The Height of Absurdity

Now spammers of older versions of MT have become totally absurd. As much as I’ve always had trouble understanding the “reasoning” behind spamming comments to lure people to their stinking website, I simply cannot grasp why someone would want to spam with links to websites that don’t exist (i.e., website addresses that are merely a series of random letters), except that for such asswipes with too much time on their hands, it’s probably just a matter of “because I can.” You can’t add all those bogus URLs to a blacklist because there are simply too many, plus they all use bogus IPs.

I know there exists plugins to close off comments. However, with my extensive knowledge of PHP and MySQL, it’ll be just as easy to create my own script that I can set in a cron job and will shut comments after so many days. Alas, I’ll have to manually “rebuild” the blog once in a while, as I’m not about to try to figure out what the heck that whole rebuilding process entails. That rebuilding thing in MT has always struck me as unnecessary and cumbersome. I suspect it’s a vestige of the very early days of MT when there wasn’t any built-in MySQL support.

Sure, it’s a PITA to have to come up with something like this because of arseholes’ idea of fun. However, it’s still not enough to get me to migrate to a new version of MT or an entirely different blogging package. I’m more inclined to develop my own blogging software one day than to do that…

{4} Thoughts on “The Height of Absurdity

  1. Two words: Wlogpress and Textpattern.

    I’m running blogs on each with no spam problems. I still have one client running MT who gets hundreds of spam comments per week, even with all the anti-spam plugins.

    Though, if I ever get around to writing that CMS of my dreams, I’ll just use it. 🙂

  2. And what would be that CMS of your dreams? Mine tries to be at once feature-rich and abstracted so that it can fit as many sites as possible.

  3. Actually, I think my CMS is brilliantly simple! It’s not intended for the home hobbiest to use to setup a site, but for a developer to build a site with a solid back-end the client can use to run the site. Every entry has a list of variables (date, author, post date, pull date, content… whatever’s needed and flexible in the initial setup) and the site can be built to the specific needs of the user.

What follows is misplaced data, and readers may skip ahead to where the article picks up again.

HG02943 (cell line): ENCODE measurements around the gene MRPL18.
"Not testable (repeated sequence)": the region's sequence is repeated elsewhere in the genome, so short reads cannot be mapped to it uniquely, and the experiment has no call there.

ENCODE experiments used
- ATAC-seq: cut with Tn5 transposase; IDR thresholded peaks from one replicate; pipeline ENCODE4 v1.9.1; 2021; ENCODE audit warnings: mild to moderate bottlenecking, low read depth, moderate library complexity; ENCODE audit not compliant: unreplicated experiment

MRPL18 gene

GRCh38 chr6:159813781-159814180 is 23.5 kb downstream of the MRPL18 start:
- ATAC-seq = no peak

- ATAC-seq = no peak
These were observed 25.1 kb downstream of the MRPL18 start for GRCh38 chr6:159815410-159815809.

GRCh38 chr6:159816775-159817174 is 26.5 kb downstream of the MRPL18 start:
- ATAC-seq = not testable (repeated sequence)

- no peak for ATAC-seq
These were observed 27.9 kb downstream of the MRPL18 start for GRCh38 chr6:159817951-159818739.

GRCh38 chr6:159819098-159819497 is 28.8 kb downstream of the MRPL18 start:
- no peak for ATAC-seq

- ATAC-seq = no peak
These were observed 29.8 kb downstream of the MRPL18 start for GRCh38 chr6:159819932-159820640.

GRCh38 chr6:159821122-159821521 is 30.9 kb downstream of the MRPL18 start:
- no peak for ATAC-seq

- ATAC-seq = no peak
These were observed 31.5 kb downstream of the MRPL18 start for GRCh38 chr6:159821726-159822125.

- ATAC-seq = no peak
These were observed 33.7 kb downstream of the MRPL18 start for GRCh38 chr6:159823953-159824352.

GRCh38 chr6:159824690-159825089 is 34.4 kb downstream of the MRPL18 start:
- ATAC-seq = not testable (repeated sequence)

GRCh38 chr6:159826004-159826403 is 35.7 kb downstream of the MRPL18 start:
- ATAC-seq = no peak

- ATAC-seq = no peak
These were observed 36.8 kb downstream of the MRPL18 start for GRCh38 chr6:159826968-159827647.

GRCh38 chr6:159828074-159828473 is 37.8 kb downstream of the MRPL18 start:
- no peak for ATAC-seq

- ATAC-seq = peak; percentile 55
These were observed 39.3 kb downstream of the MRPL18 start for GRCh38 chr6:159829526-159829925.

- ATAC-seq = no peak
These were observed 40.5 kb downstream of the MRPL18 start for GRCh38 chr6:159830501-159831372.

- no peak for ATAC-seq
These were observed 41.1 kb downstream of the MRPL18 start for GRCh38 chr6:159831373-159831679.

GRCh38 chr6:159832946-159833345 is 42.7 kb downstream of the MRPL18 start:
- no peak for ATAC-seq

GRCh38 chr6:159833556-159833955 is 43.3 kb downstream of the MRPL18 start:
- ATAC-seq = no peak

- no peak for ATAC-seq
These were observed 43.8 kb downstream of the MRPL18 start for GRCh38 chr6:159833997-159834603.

I’m thinking specifically of churches who might want to be able to display the same information in a number of different ways. On one page, they’ll want to list the scripture readers for the next 4 weeks. Or, maybe John will want to know which weeks in the next quarter he is reading? From the same database, information will be available to post as calendar events and/or news articles.

  4. Although a hobbyist could figure out how to use my CMS, that’s not the market I’m targetting, either. I’m not working on a souped up blogging script. 🙂 It started with the idea of making maintenance of multiple sites easier and more consistent for me *and* of eventually giving clients full control of their content. For what you’re thinking for churches, I would try to make an abstraction to see if the criteria you have in mind could be applied to another “industry” (if you’ll allow me the poor word choice). Maybe that’s impossible, but if not, then it might be a matter creating a calendar module that could be “flavoured” for specific needs.

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